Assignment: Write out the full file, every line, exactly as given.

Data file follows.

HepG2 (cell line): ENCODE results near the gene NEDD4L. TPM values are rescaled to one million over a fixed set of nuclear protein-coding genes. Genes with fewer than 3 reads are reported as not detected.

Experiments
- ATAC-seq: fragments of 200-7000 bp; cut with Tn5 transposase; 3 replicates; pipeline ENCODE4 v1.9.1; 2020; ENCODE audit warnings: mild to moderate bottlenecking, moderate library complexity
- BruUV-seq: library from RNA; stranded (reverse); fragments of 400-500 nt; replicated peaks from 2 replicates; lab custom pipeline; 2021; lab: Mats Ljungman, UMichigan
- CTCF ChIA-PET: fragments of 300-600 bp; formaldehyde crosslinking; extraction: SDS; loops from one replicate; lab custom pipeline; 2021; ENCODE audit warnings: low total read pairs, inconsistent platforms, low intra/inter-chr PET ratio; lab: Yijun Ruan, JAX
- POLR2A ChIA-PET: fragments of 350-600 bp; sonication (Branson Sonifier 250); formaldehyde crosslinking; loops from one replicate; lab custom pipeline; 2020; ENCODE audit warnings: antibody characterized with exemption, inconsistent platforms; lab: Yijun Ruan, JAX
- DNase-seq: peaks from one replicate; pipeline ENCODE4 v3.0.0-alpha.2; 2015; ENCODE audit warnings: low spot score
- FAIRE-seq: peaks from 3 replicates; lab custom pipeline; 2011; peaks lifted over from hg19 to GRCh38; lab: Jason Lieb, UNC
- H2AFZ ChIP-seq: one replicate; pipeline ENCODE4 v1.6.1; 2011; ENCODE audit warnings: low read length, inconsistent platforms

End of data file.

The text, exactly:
HepG2 (cell line): ENCODE results near the gene NEDD4L. TPM values are rescaled to one million over a fixed set of nuclear protein-coding genes. Genes with fewer than 3 reads are reported as not detected.

Experiments
- ATAC-seq: fragments of 200-7000 bp; cut with Tn5 transposase; 3 replicates; pipeline ENCODE4 v1.9.1; 2020; ENCODE audit warnings: mild to moderate bottlenecking, moderate library complexity
- BruUV-seq: library from RNA; stranded (reverse); fragments of 400-500 nt; replicated peaks from 2 replicates; lab custom pipeline; 2021; lab: Mats Ljungman, UMichigan
- CTCF ChIA-PET: fragments of 300-600 bp; formaldehyde crosslinking; extraction: SDS; loops from one replicate; lab custom pipeline; 2021; ENCODE audit warnings: low total read pairs, inconsistent platforms, low intra/inter-chr PET ratio; lab: Yijun Ruan, JAX
- POLR2A ChIA-PET: fragments of 350-600 bp; sonication (Branson Sonifier 250); formaldehyde crosslinking; loops from one replicate; lab custom pipeline; 2020; ENCODE audit warnings: antibody characterized with exemption, inconsistent platforms; lab: Yijun Ruan, JAX
- DNase-seq: peaks from one replicate; pipeline ENCODE4 v3.0.0-alpha.2; 2015; ENCODE audit warnings: low spot score
- FAIRE-seq: peaks from 3 replicates; lab custom pipeline; 2011; peaks lifted over from hg19 to GRCh38; lab: Jason Lieb, UNC
- H2AFZ ChIP-seq: one replicate; pipeline ENCODE4 v1.6.1; 2011; ENCODE audit warnings: low read length, inconsistent platforms